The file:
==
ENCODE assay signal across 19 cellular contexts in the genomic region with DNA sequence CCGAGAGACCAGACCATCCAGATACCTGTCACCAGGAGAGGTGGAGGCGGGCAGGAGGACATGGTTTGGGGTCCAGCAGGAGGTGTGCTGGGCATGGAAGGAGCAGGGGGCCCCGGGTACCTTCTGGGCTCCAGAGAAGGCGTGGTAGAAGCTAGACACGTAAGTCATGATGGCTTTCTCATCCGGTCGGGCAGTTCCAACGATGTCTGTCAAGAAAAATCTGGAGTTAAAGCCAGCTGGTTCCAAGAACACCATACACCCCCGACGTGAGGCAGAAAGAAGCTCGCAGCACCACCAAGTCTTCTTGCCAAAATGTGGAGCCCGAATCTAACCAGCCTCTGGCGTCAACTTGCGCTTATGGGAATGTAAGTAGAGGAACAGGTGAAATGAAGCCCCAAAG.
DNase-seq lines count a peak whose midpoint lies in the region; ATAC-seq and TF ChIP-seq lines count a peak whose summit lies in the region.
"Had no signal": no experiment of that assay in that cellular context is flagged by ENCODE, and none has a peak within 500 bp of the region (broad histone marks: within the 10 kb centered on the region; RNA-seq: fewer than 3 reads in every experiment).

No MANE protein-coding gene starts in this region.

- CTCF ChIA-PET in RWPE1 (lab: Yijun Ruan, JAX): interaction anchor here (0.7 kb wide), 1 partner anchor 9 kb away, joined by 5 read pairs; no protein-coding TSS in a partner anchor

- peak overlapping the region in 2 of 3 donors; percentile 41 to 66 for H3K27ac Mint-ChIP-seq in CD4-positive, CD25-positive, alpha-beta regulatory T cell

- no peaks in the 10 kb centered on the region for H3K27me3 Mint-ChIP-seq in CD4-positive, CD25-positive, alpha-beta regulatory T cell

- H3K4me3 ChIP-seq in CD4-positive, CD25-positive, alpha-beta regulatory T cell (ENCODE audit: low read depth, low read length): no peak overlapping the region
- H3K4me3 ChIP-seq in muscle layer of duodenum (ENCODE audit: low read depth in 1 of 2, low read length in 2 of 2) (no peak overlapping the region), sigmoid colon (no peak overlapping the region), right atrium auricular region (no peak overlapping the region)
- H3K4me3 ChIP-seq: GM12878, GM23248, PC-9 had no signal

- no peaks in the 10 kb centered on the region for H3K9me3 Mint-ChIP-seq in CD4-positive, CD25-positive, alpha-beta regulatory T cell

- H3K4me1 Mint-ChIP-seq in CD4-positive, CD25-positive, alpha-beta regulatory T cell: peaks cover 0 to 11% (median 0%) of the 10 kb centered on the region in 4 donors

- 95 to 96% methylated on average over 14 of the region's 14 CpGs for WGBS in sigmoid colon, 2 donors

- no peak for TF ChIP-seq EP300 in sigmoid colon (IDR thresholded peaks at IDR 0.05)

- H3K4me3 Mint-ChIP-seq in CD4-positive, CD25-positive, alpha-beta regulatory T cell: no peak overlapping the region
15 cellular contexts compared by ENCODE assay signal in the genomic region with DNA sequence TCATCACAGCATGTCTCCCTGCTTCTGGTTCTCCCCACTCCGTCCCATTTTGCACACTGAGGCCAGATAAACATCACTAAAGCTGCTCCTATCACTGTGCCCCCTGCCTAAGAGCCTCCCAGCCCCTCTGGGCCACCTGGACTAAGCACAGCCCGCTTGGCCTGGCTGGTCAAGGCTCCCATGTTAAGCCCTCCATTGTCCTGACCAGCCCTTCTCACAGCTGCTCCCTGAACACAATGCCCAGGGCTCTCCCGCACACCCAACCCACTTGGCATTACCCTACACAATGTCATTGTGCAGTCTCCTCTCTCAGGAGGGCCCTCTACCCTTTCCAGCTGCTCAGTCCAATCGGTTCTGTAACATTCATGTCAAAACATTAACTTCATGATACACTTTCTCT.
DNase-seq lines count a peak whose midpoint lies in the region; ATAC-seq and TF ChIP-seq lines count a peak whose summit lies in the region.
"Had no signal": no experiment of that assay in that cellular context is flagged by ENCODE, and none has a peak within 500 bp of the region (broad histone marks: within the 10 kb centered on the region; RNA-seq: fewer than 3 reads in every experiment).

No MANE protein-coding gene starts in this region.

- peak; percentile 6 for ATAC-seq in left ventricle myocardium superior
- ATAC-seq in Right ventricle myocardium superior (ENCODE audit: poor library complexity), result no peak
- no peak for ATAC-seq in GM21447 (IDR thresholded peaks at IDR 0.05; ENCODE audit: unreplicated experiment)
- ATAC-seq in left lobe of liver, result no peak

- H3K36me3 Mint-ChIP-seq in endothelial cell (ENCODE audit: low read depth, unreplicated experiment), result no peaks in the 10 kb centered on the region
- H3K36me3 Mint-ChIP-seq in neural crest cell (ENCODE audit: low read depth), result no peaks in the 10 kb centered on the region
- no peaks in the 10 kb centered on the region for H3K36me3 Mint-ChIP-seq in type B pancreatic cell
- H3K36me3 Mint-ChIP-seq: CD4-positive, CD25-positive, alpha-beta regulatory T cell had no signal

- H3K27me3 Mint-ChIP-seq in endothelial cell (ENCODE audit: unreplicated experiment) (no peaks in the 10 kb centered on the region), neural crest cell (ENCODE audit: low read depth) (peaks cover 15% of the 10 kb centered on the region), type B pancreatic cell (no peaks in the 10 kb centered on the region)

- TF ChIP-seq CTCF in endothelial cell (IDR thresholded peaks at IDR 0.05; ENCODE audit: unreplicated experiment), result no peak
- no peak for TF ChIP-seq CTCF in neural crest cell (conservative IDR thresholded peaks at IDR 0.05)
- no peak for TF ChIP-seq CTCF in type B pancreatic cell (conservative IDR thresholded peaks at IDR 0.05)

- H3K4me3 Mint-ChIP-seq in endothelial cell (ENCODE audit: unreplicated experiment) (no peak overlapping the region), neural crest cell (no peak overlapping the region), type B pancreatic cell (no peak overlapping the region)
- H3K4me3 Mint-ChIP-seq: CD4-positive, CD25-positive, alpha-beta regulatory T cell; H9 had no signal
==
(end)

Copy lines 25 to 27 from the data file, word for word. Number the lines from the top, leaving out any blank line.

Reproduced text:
- H3K36me3 Mint-ChIP-seq in neural crest cell (ENCODE audit: low read depth), result no peaks in the 10 kb centered on the region
- no peaks in the 10 kb centered on the region for H3K36me3 Mint-ChIP-seq in type B pancreatic cell
- H3K36me3 Mint-ChIP-seq: CD4-positive, CD25-positive, alpha-beta regulatory T cell had no signal